Late 2018 update
Oh, didn't see you standing there! Well hello. At the time of writing this article in 2016, I had just helped start a creative business in Midtown Kingston and was all-in on the idea that plucky entrepreneurs like myself and new investment from cool people would start a cascading rainbow of positivity that would lead to the revitalization of an entire neighborhood. No negative consequences, just more jobs for people, better housing, upward mobility, more cool coffee shops, more STEM jobs, more galleries, more bars, more murals, better health, better transit, better everything.
I was, in so many ways, what you would call a neoliberal.
This article has become a critical point in the moving process for many people, who may be getting priced out and displaced from places like NYC or Boston, who are researching a move to Kingston. The act of seeking a better life for yourself, in and of itself, is not bad. However, the waves of people doing so have a side effect: rich people are being alerted that Kingston is a place where you can turn money into more money. The cool new businesses and murals sanitize the area for even richer investors to buy up tens of millions of dollars worth of buildings to turn into luxury hotels and amenities, which will create even more part-time service jobs and drive up the cost of living even more. People that live here already will get stretched thinner and thinner, working 2-3 part-time jobs, shuffling between run-down apartments while fleeing the threat of eviction, ever closer to the doomsday scenario where an unexpected expense puts them on the street.
Whether you live in Kingston and have some capitalist guilt, or if you're considering a move to Kingston because you're getting priced out of NYC, here are a few things you can do to not make the problem worse:
- Consider buying a house outside of Kingston, like in Esopus or Hurley, where there's less density and scarcity but housing prices and poverty are still relatively low. You can still get to Kingston very easily, but your existence will have less of an impact on housing prices around you.
- If you like someone's work, pay them for it, especially if they're an artist or a musician.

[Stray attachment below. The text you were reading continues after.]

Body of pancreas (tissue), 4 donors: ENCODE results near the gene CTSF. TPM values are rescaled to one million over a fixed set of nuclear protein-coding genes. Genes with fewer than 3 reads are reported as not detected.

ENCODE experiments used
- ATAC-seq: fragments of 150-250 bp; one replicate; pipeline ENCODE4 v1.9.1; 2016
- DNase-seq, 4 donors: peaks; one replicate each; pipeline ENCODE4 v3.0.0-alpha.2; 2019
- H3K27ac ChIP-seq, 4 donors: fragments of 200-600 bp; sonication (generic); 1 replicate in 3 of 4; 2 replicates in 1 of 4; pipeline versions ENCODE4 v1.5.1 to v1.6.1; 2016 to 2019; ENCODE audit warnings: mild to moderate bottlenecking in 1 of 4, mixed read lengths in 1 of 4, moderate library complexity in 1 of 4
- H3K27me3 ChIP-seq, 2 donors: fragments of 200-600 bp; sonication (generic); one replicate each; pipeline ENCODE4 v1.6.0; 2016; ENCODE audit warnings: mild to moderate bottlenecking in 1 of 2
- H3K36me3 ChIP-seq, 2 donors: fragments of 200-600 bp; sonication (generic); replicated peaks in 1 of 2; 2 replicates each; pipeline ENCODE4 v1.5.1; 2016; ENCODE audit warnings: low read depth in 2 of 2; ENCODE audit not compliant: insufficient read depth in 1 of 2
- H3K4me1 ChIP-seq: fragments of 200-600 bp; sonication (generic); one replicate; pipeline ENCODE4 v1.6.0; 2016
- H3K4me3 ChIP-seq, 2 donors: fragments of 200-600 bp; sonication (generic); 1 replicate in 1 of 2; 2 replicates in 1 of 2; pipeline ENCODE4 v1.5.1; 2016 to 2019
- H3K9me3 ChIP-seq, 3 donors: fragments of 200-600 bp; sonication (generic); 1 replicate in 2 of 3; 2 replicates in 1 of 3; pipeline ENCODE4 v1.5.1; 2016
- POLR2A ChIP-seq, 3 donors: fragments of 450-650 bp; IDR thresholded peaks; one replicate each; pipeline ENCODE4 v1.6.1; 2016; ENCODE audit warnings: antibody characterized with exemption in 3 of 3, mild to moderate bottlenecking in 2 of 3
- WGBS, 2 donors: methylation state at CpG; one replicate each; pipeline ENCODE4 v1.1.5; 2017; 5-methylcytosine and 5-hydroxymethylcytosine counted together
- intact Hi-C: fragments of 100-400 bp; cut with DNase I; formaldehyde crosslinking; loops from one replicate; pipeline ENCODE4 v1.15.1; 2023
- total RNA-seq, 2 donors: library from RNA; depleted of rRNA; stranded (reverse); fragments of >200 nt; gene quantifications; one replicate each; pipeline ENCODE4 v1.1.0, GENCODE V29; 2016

- If you employ people, make sure they're getting at least $15/hr, or change your business model so that you can pay at least that much.
- Consider joining the Democratic Socialists of the Hudson Valley, and check out Rise Up Kingston. Both groups are part of the growing housing affordability movement in the region, which recently had a major victory in Ossining to pass a rent-stabilization law
- Join the Gentrification and Community Development issues discussion group on Facebook
- Support the building of new affordable housing, like RUPCO's Alms House, all over the city; the rich parts, the poor parts, the middle parts, next to your house.
- Consider the impact that any new project has on affordability; is the good that you're providing offset by accelerating any problems?
- Be suspicious of anything where people who already have lots of money are being given incentives and breaks without a community benefits agreement in place
- Support the Kingston City Land Bank, which is off to a good start
- Don't fall for the trap of slashing social services to lower taxes; it may lower some people's taxes by a few hundred dollars a year but it also kills the funding for our most vulnerable people.
- Don't call the cops unless you're in actual danger
- Support the idea that tenants should be guaranteed a lawyer in tenant-landlord legal cases
- Support the fight for affordable housing in NYC; the destruction of rent control and affordable housing has accelerated affordability crises in upstate cities
- Support the idea of housing as a human right
Do some or all of those things, and then we can have our cake and eat it too. We can enjoy our community and tell the world how great it is. If they believe us and want to join us, we'll know that we have protections in place for the 58% of our population that is either in poverty or Asset Limited, Income Constrained, Employed (ALICE). It doesn't have to be an either/or choice.
The original 5 Reasons to Move to Midtown Kingston article is below.
The original article